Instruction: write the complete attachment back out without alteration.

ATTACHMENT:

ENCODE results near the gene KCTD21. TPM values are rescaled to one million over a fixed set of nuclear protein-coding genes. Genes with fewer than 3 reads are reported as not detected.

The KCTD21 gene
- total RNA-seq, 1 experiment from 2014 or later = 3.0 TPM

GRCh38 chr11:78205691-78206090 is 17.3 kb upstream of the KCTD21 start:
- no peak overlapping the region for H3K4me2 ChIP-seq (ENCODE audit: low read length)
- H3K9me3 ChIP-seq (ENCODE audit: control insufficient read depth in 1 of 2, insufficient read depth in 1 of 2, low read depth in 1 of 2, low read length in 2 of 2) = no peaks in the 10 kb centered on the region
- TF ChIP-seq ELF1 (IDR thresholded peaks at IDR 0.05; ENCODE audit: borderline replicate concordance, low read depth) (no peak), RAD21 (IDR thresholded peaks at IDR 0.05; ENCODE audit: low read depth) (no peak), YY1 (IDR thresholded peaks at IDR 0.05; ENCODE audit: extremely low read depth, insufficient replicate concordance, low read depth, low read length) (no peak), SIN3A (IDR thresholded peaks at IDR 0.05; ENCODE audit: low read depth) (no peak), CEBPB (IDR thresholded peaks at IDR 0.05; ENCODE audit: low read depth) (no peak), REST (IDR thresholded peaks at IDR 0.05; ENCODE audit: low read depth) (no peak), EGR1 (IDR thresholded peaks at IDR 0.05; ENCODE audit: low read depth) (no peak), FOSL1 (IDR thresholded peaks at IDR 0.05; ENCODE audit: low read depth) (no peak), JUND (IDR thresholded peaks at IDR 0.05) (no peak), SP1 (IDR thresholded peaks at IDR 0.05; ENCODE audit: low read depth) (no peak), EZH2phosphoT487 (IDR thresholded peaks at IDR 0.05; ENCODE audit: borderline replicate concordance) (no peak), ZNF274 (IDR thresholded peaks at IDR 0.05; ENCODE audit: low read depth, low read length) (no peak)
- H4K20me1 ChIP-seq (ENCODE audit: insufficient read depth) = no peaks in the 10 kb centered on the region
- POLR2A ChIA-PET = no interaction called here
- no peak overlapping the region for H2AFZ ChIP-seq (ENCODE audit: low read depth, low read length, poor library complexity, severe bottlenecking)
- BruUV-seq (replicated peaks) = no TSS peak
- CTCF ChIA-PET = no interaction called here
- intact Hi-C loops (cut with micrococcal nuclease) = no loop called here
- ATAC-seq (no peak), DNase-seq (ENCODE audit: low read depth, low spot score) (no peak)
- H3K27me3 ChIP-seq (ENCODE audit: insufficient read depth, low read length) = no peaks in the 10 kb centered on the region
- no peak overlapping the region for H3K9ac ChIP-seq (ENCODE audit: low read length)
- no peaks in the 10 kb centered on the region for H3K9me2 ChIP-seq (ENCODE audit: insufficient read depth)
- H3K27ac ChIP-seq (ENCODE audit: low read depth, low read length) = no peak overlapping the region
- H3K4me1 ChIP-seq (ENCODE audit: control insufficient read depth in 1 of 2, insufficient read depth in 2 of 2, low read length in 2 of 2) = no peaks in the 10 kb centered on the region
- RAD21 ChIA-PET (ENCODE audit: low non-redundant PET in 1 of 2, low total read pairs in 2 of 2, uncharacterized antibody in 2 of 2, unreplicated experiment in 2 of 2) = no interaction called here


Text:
ENCODE results near the gene KCTD21. TPM values are rescaled to one million over a fixed set of nuclear protein-coding genes. Genes with fewer than 3 reads are reported as not detected.

The KCTD21 gene
- total RNA-seq, 1 experiment from 2014 or later = 3.0 TPM

GRCh38 chr11:78205691-78206090 is 17.3 kb upstream of the KCTD21 start:
- no peak overlapping the region for H3K4me2 ChIP-seq (ENCODE audit: low read length)
- H3K9me3 ChIP-seq (ENCODE audit: control insufficient read depth in 1 of 2, insufficient read depth in 1 of 2, low read depth in 1 of 2, low read length in 2 of 2) = no peaks in the 10 kb centered on the region
- TF ChIP-seq ELF1 (IDR thresholded peaks at IDR 0.05; ENCODE audit: borderline replicate concordance, low read depth) (no peak), RAD21 (IDR thresholded peaks at IDR 0.05; ENCODE audit: low read depth) (no peak), YY1 (IDR thresholded peaks at IDR 0.05; ENCODE audit: extremely low read depth, insufficient replicate concordance, low read depth, low read length) (no peak), SIN3A (IDR thresholded peaks at IDR 0.05; ENCODE audit: low read depth) (no peak), CEBPB (IDR thresholded peaks at IDR 0.05; ENCODE audit: low read depth) (no peak), REST (IDR thresholded peaks at IDR 0.05; ENCODE audit: low read depth) (no peak), EGR1 (IDR thresholded peaks at IDR 0.05; ENCODE audit: low read depth) (no peak), FOSL1 (IDR thresholded peaks at IDR 0.05; ENCODE audit: low read depth) (no peak), JUND (IDR thresholded peaks at IDR 0.05) (no peak), SP1 (IDR thresholded peaks at IDR 0.05; ENCODE audit: low read depth) (no peak), EZH2phosphoT487 (IDR thresholded peaks at IDR 0.05; ENCODE audit: borderline replicate concordance) (no peak), ZNF274 (IDR thresholded peaks at IDR 0.05; ENCODE audit: low read depth, low read length) (no peak)
- H4K20me1 ChIP-seq (ENCODE audit: insufficient read depth) = no peaks in the 10 kb centered on the region
- POLR2A ChIA-PET = no interaction called here
- no peak overlapping the region for H2AFZ ChIP-seq (ENCODE audit: low read depth, low read length, poor library complexity, severe bottlenecking)
- BruUV-seq (replicated peaks) = no TSS peak
- CTCF ChIA-PET = no interaction called here
- intact Hi-C loops (cut with micrococcal nuclease) = no loop called here
- ATAC-seq (no peak), DNase-seq (ENCODE audit: low read depth, low spot score) (no peak)
- H3K27me3 ChIP-seq (ENCODE audit: insufficient read depth, low read length) = no peaks in the 10 kb centered on the region
- no peak overlapping the region for H3K9ac ChIP-seq (ENCODE audit: low read length)
- no peaks in the 10 kb centered on the region for H3K9me2 ChIP-seq (ENCODE audit: insufficient read depth)
- H3K27ac ChIP-seq (ENCODE audit: low read depth, low read length) = no peak overlapping the region
- H3K4me1 ChIP-seq (ENCODE audit: control insufficient read depth in 1 of 2, insufficient read depth in 2 of 2, low read length in 2 of 2) = no peaks in the 10 kb centered on the region
- RAD21 ChIA-PET (ENCODE audit: low non-redundant PET in 1 of 2, low total read pairs in 2 of 2, uncharacterized antibody in 2 of 2, unreplicated experiment in 2 of 2) = no interaction called here